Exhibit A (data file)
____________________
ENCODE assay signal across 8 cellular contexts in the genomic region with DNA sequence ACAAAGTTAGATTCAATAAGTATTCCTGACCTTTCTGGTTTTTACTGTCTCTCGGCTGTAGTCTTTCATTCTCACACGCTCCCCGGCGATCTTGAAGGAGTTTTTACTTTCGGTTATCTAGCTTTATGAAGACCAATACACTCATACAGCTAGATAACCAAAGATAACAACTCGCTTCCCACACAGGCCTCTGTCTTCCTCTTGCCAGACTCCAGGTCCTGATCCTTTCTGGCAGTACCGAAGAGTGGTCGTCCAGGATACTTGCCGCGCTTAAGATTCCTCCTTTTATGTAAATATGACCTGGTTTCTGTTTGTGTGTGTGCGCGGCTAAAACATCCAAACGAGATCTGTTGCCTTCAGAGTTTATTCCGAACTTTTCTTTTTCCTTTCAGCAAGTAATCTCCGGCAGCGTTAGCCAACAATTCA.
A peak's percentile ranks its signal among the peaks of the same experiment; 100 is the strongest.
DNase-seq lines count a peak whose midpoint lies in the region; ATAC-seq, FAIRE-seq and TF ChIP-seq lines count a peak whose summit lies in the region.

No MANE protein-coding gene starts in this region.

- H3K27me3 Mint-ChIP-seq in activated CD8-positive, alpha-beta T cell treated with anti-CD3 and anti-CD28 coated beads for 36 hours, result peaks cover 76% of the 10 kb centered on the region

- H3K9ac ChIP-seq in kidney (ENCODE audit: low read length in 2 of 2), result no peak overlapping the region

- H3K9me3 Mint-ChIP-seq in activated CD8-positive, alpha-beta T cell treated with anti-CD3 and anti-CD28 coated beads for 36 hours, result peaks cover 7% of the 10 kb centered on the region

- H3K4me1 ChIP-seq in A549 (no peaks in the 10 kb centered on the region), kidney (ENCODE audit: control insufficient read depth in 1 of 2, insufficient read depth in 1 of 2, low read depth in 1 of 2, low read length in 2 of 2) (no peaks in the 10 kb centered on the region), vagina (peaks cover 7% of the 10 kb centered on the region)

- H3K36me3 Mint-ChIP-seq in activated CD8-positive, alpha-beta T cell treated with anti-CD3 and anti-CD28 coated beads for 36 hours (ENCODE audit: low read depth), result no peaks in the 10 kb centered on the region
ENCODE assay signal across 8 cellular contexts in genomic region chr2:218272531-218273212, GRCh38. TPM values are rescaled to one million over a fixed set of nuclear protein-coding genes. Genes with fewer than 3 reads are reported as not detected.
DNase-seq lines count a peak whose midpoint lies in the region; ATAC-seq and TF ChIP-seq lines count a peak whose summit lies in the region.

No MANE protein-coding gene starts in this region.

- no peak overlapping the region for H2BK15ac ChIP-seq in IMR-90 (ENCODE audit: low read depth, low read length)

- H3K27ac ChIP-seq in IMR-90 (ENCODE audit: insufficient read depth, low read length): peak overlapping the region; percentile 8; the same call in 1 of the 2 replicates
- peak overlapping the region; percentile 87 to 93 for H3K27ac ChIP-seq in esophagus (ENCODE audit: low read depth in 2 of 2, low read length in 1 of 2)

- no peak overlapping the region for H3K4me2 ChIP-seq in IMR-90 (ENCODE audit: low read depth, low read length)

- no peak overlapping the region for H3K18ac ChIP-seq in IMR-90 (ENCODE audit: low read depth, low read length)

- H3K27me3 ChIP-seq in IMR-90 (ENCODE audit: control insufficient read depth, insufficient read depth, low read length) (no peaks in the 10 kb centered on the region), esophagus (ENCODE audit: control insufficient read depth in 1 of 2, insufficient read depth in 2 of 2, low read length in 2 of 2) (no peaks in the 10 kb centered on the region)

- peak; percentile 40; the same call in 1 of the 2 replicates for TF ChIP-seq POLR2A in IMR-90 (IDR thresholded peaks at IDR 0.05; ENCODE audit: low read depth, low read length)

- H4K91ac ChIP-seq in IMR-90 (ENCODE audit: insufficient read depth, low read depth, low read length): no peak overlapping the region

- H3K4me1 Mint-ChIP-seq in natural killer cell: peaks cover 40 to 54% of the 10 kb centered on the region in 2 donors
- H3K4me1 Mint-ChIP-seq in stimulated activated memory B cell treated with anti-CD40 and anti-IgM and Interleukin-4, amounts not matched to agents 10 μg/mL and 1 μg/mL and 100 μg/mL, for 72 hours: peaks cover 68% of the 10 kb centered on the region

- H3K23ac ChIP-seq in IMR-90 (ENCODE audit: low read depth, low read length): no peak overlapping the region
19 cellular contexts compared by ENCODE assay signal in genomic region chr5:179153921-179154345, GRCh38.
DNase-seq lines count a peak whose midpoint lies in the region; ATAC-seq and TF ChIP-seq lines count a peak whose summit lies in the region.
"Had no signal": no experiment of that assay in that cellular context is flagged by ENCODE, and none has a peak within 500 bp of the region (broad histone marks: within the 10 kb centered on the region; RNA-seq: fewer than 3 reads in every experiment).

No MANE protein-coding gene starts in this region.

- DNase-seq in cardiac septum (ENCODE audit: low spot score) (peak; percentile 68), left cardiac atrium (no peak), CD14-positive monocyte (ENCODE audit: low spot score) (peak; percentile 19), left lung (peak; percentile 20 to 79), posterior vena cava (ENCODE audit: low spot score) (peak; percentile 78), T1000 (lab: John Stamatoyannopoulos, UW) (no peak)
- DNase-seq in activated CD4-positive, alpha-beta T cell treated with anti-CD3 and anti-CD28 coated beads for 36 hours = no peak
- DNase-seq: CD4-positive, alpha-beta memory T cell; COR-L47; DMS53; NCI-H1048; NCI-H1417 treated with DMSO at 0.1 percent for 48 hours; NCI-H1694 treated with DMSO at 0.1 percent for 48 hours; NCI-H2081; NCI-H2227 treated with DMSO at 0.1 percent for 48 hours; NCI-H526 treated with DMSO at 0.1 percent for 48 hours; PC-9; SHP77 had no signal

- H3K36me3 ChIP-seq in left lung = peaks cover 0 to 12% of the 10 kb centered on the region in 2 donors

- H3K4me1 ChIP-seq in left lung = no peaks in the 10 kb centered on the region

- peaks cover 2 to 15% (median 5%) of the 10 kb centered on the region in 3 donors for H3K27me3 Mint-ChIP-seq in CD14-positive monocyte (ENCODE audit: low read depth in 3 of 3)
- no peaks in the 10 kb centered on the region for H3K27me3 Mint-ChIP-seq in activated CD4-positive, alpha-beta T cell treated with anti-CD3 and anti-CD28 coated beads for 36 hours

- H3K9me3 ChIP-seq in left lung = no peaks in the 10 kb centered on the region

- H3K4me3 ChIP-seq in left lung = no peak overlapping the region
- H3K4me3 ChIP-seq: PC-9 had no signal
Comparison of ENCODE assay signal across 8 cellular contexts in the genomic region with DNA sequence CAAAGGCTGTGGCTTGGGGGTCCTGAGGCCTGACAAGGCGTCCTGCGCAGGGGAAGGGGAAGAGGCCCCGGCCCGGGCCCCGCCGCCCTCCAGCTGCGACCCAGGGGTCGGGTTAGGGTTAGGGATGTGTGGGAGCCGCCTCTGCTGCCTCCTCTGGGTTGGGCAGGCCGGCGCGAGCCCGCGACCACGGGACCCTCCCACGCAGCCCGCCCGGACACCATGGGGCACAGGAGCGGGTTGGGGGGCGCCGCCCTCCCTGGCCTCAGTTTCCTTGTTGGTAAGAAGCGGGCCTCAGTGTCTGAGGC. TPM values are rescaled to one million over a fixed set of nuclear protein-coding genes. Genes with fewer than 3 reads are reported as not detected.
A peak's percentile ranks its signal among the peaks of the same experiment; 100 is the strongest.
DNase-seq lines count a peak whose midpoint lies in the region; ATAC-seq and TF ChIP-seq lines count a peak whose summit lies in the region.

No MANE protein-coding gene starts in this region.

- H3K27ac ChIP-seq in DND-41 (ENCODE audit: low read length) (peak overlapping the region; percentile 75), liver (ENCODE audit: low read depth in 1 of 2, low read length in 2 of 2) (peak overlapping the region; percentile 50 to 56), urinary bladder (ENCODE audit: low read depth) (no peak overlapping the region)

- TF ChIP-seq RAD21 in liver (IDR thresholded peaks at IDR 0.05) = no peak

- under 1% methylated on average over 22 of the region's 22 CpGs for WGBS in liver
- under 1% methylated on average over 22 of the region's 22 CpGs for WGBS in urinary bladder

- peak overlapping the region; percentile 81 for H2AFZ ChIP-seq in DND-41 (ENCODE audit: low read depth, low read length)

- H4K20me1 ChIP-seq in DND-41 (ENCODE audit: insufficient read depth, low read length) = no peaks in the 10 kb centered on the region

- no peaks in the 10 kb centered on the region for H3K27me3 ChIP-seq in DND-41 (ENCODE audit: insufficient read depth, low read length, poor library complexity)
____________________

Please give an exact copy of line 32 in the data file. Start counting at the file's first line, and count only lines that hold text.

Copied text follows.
- H3K4me1 ChIP-seq in left lung = no peaks in the 10 kb centered on the region